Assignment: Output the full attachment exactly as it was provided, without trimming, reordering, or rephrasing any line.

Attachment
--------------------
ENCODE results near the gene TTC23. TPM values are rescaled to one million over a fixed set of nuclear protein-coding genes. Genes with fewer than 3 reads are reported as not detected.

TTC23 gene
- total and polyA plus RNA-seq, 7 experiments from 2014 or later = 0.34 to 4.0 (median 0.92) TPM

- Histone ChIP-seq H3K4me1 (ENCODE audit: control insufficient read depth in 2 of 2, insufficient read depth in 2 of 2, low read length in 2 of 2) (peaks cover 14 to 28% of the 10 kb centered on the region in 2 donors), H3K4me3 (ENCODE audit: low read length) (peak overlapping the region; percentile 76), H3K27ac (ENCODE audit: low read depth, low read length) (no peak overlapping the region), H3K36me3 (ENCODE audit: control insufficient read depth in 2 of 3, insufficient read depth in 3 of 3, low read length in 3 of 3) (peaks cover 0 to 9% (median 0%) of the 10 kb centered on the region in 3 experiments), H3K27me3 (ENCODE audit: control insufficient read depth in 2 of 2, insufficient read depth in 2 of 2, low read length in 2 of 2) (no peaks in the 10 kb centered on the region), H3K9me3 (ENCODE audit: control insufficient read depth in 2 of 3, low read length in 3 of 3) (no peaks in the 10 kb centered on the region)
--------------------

ENCODE results near the gene TTC23. TPM values are rescaled to one million over a fixed set of nuclear protein-coding genes. Genes with fewer than 3 reads are reported as not detected.

TTC23 gene
- total and polyA plus RNA-seq, 7 experiments from 2014 or later = 0.34 to 4.0 (median 0.92) TPM

- Histone ChIP-seq H3K4me1 (ENCODE audit: control insufficient read depth in 2 of 2, insufficient read depth in 2 of 2, low read length in 2 of 2) (peaks cover 14 to 28% of the 10 kb centered on the region in 2 donors), H3K4me3 (ENCODE audit: low read length) (peak overlapping the region; percentile 76), H3K27ac (ENCODE audit: low read depth, low read length) (no peak overlapping the region), H3K36me3 (ENCODE audit: control insufficient read depth in 2 of 3, insufficient read depth in 3 of 3, low read length in 3 of 3) (peaks cover 0 to 9% (median 0%) of the 10 kb centered on the region in 3 experiments), H3K27me3 (ENCODE audit: control insufficient read depth in 2 of 2, insufficient read depth in 2 of 2, low read length in 2 of 2) (no peaks in the 10 kb centered on the region), H3K9me3 (ENCODE audit: control insufficient read depth in 2 of 3, low read length in 3 of 3) (no peaks in the 10 kb centered on the region)